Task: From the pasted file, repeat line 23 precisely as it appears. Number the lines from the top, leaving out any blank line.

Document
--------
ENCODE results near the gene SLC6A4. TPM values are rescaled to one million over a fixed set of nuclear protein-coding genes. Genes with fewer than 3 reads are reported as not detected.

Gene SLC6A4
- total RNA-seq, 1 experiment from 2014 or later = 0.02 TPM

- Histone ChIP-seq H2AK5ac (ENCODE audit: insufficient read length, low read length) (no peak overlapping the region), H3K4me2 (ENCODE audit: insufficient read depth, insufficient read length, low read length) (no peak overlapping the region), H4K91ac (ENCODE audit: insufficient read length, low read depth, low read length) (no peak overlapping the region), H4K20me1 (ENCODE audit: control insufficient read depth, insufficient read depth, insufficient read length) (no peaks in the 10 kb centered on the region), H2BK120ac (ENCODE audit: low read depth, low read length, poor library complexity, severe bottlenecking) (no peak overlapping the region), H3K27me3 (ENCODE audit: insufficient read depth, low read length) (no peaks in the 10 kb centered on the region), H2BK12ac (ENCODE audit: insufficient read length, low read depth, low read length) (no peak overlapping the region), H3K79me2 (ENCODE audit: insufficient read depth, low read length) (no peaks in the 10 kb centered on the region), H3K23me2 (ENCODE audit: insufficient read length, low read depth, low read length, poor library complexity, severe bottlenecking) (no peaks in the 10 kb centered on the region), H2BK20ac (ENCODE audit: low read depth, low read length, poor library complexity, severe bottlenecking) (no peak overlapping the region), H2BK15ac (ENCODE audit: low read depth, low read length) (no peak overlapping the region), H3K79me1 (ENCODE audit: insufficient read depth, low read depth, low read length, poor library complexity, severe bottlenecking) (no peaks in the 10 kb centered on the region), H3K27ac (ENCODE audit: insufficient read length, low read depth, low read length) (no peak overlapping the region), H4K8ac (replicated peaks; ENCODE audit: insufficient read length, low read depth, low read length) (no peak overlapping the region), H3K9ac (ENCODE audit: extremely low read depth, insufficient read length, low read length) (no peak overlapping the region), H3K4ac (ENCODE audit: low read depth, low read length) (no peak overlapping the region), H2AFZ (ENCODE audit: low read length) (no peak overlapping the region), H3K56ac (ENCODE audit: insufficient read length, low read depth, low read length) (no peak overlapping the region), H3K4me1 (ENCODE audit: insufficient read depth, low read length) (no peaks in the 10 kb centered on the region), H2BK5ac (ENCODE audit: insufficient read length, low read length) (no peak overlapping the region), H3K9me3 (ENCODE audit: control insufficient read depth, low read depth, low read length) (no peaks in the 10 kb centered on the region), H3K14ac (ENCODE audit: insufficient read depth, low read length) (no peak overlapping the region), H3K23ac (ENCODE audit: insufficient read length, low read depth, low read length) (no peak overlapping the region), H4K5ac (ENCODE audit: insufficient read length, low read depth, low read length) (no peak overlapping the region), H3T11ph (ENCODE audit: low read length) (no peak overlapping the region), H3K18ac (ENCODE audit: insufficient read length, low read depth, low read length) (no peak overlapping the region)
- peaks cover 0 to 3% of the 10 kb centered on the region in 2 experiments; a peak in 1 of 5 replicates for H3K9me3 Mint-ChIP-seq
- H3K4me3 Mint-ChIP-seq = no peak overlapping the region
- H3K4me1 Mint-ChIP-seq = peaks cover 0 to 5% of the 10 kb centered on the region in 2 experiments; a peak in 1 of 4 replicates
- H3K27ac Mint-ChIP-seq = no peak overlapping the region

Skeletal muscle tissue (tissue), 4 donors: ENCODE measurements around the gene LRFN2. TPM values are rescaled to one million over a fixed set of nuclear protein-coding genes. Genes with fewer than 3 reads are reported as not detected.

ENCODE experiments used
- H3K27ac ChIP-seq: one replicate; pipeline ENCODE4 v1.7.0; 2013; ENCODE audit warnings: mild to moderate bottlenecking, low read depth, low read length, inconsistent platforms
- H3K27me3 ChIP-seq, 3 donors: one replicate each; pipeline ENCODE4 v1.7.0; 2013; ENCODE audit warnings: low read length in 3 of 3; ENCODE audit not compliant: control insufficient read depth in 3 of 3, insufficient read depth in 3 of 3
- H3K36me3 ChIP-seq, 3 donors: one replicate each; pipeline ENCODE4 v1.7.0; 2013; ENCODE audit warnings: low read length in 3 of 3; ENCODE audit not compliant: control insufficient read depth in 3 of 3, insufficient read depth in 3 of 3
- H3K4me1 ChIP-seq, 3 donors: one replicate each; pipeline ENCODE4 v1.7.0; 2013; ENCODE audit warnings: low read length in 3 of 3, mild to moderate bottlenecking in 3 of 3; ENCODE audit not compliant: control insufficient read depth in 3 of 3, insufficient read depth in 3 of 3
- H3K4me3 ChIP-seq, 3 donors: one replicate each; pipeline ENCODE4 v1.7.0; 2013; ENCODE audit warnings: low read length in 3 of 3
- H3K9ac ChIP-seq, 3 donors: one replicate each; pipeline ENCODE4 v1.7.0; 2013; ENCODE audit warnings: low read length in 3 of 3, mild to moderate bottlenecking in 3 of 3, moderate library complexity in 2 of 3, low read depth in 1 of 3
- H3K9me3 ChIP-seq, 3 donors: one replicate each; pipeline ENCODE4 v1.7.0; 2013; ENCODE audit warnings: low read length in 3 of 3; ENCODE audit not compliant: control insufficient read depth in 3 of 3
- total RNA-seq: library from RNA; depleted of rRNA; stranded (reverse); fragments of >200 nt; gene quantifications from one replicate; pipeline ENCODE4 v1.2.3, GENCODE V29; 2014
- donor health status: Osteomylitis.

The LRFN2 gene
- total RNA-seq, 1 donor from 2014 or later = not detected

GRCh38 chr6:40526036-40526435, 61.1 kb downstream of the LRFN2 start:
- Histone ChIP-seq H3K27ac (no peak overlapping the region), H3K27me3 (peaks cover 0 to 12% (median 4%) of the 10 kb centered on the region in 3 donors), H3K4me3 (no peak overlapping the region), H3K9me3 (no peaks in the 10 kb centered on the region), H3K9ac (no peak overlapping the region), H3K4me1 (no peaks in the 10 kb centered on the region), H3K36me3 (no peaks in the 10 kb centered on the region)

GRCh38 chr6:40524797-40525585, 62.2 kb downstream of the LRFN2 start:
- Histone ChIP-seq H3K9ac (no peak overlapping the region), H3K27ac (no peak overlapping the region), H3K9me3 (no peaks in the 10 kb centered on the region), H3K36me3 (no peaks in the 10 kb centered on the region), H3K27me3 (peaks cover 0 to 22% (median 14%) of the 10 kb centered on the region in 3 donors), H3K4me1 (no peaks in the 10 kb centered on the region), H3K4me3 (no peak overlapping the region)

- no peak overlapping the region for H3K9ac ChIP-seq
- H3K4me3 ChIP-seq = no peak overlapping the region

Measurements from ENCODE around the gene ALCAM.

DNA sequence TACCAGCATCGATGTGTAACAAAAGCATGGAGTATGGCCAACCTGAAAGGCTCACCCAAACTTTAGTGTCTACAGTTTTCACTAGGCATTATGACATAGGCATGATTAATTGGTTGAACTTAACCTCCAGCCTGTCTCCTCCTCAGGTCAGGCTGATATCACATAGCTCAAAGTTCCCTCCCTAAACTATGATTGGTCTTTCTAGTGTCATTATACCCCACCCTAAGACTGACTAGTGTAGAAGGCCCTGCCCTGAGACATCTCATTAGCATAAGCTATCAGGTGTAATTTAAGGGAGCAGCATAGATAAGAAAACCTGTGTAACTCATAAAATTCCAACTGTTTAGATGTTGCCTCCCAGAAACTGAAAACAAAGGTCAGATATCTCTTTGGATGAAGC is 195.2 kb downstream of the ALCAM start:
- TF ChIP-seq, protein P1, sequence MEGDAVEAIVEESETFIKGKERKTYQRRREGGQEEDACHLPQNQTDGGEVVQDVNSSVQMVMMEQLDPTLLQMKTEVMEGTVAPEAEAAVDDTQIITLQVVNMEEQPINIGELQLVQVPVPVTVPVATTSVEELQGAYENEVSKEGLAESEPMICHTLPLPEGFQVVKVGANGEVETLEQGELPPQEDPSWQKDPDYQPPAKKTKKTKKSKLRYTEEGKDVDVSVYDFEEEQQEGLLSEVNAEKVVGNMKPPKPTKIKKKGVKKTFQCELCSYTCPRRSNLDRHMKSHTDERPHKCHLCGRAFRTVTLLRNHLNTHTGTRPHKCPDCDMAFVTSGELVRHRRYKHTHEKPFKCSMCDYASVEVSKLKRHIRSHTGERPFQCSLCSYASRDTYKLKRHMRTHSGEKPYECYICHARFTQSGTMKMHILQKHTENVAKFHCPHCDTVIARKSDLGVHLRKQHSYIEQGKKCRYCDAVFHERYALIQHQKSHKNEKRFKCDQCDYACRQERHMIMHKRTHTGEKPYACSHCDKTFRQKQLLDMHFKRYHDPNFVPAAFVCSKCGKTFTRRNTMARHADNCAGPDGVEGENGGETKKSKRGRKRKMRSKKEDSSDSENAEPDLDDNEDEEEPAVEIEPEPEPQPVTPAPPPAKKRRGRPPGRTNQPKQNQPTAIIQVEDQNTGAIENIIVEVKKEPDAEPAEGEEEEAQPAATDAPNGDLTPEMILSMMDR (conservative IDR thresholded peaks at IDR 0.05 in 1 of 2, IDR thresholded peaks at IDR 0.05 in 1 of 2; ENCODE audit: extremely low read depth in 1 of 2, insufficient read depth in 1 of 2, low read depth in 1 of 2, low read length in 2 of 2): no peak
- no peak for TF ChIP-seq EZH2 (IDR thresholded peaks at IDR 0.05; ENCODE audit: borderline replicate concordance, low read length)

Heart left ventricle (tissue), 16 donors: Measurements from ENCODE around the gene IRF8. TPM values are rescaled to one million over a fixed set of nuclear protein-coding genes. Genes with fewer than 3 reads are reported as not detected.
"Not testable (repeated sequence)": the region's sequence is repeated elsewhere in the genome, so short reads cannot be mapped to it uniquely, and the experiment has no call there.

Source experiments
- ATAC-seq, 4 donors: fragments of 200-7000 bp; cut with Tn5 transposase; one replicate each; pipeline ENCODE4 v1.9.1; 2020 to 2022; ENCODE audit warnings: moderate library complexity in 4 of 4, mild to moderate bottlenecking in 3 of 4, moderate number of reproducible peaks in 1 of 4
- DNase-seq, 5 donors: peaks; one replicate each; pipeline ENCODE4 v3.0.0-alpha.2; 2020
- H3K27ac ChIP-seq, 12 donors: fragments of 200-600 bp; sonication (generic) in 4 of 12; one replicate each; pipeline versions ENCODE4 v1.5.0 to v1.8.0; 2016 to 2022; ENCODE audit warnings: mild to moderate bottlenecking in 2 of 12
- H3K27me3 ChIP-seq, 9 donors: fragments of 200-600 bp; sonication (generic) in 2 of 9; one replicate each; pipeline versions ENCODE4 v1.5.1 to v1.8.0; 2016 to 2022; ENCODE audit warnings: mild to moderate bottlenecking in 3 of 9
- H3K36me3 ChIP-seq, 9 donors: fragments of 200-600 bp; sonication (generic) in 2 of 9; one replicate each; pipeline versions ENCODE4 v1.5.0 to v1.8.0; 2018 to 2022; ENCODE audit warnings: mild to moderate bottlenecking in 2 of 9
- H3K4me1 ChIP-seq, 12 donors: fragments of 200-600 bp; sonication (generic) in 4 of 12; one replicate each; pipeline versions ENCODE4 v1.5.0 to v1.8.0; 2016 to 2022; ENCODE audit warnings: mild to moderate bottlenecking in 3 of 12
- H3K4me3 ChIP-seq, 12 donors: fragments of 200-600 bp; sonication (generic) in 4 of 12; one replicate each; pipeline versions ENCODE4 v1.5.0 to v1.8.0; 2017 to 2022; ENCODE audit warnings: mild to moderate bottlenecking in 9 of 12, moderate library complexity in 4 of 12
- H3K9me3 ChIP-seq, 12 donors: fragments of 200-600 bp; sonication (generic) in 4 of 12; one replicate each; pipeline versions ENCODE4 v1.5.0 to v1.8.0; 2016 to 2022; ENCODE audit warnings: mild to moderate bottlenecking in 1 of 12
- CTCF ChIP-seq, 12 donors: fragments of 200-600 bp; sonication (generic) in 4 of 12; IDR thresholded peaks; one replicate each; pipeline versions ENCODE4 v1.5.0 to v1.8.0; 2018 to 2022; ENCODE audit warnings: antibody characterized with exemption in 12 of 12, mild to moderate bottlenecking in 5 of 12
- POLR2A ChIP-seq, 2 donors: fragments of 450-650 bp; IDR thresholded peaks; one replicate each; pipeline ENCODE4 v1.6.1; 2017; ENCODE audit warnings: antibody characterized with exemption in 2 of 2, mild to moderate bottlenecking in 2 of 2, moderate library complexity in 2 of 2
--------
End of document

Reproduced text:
- Histone ChIP-seq H3K27ac (no peak overlapping the region), H3K27me3 (peaks cover 0 to 12% (median 4%) of the 10 kb centered on the region in 3 donors), H3K4me3 (no peak overlapping the region), H3K9me3 (no peaks in the 10 kb centered on the region), H3K9ac (no peak overlapping the region), H3K4me1 (no peaks in the 10 kb centered on the region), H3K36me3 (no peaks in the 10 kb centered on the region)